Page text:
Fast forward to the morning of November 10, 2015. I had been selected for jury duty. Sitting in a most uncomfortable chair, we were introduced to the case. It was the worst kind of criminal case you could be assigned as a juror. It involved an older man sexually abusing a 5yr old little black girl. Nothing could take my mind from my own daughter, who was 4 at the time.
It was the one of the most heart-wrenching, sickening and traumatic situations I have ever experienced. After six days of testimony, a heroic little girl took the stand and faced her abuser. After 9 hours of deliberation, we found the man guilty on several charges. He was sentenced to what would amount to the rest of his life in prison.
I walked away knowing that justice had been served.
What do I mean by justice?
I think that defining terms is very important when we talk about ultimate issues. John Stonestreet likes to say that, “People use the same words but different dictionaries.” To put it another way, people can use the same words in a discussion but those words have different meanings. A good example is the word ‘love’. I love my wife, I love my kids, I love cheeseburgers, I love my mom and I love my best friend. However, I do not love them all the same way. Love means something different in each instance. “Justice” has multiple meanings and applications as well.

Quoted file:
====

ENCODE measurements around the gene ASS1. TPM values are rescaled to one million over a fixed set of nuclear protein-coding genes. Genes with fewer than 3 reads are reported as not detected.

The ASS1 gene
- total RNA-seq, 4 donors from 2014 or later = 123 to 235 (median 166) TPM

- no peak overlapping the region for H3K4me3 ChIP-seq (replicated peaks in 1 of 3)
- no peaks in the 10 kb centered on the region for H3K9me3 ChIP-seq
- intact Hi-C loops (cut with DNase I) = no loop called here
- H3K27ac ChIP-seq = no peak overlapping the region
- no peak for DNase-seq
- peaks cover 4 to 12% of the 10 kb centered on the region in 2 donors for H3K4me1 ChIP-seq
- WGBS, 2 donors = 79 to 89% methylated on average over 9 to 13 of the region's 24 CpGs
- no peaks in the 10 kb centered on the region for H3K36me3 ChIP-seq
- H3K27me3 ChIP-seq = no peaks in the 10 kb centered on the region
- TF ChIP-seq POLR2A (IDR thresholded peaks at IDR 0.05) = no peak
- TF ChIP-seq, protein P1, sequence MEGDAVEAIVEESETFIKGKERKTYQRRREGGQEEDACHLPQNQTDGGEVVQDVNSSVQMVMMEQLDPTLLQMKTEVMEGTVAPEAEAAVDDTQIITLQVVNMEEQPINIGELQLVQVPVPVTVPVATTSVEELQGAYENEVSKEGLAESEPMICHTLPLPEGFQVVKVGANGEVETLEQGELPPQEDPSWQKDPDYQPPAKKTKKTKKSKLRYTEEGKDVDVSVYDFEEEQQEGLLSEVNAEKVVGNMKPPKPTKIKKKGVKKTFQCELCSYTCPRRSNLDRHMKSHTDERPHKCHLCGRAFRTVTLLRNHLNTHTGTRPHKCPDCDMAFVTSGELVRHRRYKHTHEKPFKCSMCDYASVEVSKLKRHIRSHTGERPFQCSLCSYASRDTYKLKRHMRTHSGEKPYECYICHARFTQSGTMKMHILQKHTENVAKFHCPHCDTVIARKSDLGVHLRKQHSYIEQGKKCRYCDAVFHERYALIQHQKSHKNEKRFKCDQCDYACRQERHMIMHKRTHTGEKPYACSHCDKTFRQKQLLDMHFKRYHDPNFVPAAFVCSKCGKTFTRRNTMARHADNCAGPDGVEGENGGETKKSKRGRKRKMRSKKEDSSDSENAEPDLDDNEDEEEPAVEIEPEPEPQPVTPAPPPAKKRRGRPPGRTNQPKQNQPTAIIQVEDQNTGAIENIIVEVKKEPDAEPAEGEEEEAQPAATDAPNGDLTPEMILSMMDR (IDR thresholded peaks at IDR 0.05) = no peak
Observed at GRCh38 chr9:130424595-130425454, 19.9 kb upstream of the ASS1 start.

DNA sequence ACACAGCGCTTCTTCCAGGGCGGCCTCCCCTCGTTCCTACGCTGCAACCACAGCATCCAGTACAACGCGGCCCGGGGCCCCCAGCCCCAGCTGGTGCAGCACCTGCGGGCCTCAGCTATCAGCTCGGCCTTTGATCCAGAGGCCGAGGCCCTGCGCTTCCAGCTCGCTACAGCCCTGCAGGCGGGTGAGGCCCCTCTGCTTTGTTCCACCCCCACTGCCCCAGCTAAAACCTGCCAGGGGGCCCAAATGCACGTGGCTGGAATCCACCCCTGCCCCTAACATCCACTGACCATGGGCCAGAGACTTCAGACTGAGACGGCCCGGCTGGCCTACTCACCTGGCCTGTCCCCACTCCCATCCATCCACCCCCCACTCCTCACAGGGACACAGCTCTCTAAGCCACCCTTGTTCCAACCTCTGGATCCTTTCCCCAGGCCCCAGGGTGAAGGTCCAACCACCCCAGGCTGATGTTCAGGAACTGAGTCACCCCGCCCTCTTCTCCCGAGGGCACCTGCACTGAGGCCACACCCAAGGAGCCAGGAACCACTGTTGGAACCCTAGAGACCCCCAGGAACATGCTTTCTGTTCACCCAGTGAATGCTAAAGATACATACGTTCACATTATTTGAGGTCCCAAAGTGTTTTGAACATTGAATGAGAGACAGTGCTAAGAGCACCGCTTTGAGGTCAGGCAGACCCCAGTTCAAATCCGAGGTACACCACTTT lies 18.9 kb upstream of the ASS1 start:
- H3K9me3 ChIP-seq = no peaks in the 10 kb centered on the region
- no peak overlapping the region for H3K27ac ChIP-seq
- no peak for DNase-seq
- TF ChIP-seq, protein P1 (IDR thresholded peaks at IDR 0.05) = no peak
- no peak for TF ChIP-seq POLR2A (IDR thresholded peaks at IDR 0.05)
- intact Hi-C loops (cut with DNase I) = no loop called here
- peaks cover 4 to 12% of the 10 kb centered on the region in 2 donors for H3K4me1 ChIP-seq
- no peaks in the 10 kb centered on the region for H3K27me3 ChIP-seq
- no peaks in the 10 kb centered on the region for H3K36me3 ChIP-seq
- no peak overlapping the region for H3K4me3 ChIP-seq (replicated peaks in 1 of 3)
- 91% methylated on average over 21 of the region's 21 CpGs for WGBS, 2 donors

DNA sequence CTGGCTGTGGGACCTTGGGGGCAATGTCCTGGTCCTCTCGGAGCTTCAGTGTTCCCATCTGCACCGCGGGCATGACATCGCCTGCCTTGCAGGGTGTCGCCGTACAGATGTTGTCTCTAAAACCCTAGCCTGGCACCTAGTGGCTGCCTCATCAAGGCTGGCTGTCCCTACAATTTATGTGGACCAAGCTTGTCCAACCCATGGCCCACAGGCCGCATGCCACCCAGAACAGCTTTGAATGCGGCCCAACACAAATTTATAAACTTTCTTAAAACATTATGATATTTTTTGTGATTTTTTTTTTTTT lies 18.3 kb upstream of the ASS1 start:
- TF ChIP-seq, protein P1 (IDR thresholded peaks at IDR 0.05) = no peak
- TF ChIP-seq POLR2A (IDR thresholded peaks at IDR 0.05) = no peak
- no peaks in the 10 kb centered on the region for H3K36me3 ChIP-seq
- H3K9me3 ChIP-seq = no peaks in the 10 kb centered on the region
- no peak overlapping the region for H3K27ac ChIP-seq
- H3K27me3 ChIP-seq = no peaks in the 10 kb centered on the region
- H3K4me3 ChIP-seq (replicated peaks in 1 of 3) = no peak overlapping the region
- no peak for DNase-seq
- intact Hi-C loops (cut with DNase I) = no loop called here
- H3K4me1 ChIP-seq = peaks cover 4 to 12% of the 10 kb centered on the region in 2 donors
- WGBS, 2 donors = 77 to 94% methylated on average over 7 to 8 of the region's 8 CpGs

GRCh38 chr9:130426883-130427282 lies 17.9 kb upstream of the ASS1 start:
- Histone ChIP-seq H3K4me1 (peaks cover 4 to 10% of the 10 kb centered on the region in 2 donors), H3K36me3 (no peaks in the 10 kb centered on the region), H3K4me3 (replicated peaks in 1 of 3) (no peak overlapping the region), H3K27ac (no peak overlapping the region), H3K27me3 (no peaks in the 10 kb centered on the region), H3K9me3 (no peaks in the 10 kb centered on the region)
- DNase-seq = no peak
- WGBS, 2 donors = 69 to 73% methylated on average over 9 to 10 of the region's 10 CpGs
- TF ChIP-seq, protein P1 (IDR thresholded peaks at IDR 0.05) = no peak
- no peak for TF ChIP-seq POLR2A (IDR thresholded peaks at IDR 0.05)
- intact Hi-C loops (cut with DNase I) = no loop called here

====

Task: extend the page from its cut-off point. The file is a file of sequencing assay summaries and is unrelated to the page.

Here are a few definitions of ‘justice’ from online dictionaries:
- the quality of being just; righteousness, equitableness, or moral rightness:
- rightfulness or lawfulness, as of a claim or title; justness of ground or reason:
- the moral principle determining just conduct.
- conformity to truth, fact, or reason : CORRECTNESS
The definitions above are helpful but they don’t quite point to the source of justice.
Let me put forth a deeper foundation for your consideration.